Grading the Giants in NFL Week 5 vs. Dallas Cowboys

OFFENSE

Imagine two weeks ago if someone had told you Kadarius Toney would be the Giants’ best player on the field against the Cowboys, and by a very large margin. Welp, that’s where we are. Toney is an electrifying player who set a Giants rookie record with 189 receiving yards, threw a pass on a receiver option and ran the ball on a direct break, but all of that wasn’t close to compensating for all of the injuries the Giants consistent. Neither were the two touchdowns scored by Devontae Booker, who replaced Saquon Barkley. Backup quarterback Mike Glennon played fine for a backup, completing 16 of 25 passes for 196 yards but he was intercepted twice, including one for a late touchdown. already before Daniel Jones left the field with a concussion the Giants looked out of step on a pair of thorough pass attempts to John Ross that were incomplete. Their longest non-Toney play of the game went for 18 yards.

Grade: D

DEFENSE

There were a few moments early on when it seemed as if the defense would be able to carry the Giants. Lorenzo Carter’s tip and interception on the first series, a near interception on another tipped ball by Quincy Roche and a fumble recovery on a botched break by Reggie Ragland kept the score close. But when the Giants put their best cornerback on Dallas’ best receiver, James Bradberry against CeeDee Lamb, and Bradberry got beat for a 49-yard touchdown that made it 10-0, it was pretty clear there was no hope for that to sustain. “That’s definitely a phase that has to be a weapon for us,” Joe estimate said of the defense, while acknowledging that they are not. Dallas’ 44 points (seven of which came from their defense) were the most allowed by the Giants since a 51-17 loss to the Rams in 2017 and the most in a road game since a 49-17 loss at Minnesota in 2015. The 515 yards allowed was the highest since the Saints attained 608 yards in a 52-49 victory in 2015 and is tied for the ninth-highest total ever given up by the Giants. Yuck.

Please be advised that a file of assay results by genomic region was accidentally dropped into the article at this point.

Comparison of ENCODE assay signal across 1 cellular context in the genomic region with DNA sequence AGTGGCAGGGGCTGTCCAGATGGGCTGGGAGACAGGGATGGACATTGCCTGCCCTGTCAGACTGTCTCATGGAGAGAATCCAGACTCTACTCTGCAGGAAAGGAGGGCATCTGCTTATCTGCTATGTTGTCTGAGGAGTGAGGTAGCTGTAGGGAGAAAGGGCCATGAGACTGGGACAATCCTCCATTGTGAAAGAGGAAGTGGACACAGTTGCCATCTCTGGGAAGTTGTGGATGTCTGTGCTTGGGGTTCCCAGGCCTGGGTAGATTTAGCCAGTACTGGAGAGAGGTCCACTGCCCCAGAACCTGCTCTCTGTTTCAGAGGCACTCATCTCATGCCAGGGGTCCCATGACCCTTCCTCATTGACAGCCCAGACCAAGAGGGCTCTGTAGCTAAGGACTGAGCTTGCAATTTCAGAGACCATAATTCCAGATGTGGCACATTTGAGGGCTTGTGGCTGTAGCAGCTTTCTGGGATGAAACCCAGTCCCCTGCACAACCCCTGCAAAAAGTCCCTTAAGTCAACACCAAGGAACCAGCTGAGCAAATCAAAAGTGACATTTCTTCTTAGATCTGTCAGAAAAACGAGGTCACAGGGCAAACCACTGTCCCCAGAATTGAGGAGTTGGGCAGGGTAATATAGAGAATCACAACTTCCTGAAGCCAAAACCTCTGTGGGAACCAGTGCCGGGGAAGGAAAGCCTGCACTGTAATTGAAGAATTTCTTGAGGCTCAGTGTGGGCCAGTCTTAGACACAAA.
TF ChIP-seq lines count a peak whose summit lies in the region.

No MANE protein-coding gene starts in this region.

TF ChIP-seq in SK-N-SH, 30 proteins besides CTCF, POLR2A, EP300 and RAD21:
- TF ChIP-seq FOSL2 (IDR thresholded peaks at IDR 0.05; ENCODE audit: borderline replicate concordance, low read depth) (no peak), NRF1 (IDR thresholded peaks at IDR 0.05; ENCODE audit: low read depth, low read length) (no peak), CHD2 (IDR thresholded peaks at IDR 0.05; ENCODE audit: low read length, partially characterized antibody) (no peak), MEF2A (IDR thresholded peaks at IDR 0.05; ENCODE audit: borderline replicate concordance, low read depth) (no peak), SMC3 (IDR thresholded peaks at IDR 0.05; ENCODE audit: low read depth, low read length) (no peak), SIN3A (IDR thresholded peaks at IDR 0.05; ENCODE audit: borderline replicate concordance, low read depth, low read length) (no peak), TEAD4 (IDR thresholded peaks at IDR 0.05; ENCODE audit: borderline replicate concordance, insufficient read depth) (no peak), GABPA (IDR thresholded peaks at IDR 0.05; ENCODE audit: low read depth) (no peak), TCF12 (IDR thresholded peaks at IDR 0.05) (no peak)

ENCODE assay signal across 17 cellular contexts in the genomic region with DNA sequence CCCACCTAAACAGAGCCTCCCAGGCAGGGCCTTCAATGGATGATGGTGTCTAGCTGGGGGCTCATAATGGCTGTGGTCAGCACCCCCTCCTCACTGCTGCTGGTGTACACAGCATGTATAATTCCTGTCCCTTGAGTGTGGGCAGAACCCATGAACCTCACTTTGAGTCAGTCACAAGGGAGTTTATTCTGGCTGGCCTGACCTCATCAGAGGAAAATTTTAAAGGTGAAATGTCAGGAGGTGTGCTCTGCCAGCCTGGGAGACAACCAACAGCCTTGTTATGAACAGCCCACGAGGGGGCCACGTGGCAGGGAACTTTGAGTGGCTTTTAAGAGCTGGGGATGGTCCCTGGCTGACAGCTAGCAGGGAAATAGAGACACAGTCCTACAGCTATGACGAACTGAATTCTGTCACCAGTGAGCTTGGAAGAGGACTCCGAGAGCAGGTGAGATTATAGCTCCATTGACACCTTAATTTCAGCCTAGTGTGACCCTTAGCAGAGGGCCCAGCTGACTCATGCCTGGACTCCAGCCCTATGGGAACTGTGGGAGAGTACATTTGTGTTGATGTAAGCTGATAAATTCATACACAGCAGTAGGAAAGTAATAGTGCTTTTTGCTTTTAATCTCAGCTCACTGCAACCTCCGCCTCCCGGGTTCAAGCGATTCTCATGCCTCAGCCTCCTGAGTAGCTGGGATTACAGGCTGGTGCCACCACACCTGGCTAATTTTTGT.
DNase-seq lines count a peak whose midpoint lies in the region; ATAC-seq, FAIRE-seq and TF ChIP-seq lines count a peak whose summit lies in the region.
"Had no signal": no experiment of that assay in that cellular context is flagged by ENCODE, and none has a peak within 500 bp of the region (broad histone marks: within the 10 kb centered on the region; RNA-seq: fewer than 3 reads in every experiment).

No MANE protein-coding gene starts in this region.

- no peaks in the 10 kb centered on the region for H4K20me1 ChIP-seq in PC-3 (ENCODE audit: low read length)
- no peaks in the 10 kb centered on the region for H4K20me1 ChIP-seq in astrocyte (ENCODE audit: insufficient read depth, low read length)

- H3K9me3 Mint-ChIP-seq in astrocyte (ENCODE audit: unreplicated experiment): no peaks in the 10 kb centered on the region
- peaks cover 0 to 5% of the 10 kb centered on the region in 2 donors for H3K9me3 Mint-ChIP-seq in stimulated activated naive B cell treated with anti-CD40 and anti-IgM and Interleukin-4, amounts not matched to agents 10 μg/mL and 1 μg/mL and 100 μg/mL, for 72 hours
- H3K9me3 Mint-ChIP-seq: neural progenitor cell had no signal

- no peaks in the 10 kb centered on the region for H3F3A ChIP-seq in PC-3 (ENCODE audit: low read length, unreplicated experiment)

Grade: F

SPECIAL TEAMS

Graham Gano has gone from the most consistent kicker in Giants history to a shaky adventure each time he lines up. His streak of 37 straight made kicks ended at New Orleans and his streak of three consecutive made kicks ended on Sunday when he missed a 54-yarder in the first quarter. Gano did connect on a pair of 51-yarders later in the game. The 18-yard punt return allowed to CeeDee Lamb was tough, but that excursion did not consequence in any Cowboys points. The Giants did try an onside kick at the end, which was recovered cleanly by the Cowboys.

Grade: D

COACHING

There’s not much coaches can do when they lose as much firepower as the Giants did, but getting the ball to Toney in as many ways as possible seemed like a shrewd strategy that the Giants stuck with as much as they could for as long as they could. estimate seemed angry with Toney’s punch that caused his ejection, and he has to be unconditional in his foolish penalty mandate, but he probably could have cut the kid some slack and been happy that at the minimum someone on the team had enough spunk to stand up to the Cowboys. Just before halftime, when the game was nevertheless within reach and the Cowboys led 17-10, the Giants received the kickoff with 36 seconds left and all three of their timeouts. They ran one play and then stood around and watched the rest of the time drip off the clock before heading to the locker room. It wouldn’t have made much of a dent, but leaving the three timeouts unused and not already trying to score points there seemed defeatist. Defensively the Giants are a mess. They’re not fooling anyone, they’re not covering anyone particularly well and they don’t already have injuries as a crutch to lean on. Not that there are any additional sets of crutches lying around the team. The offensive players are using all of them.

Grade: F

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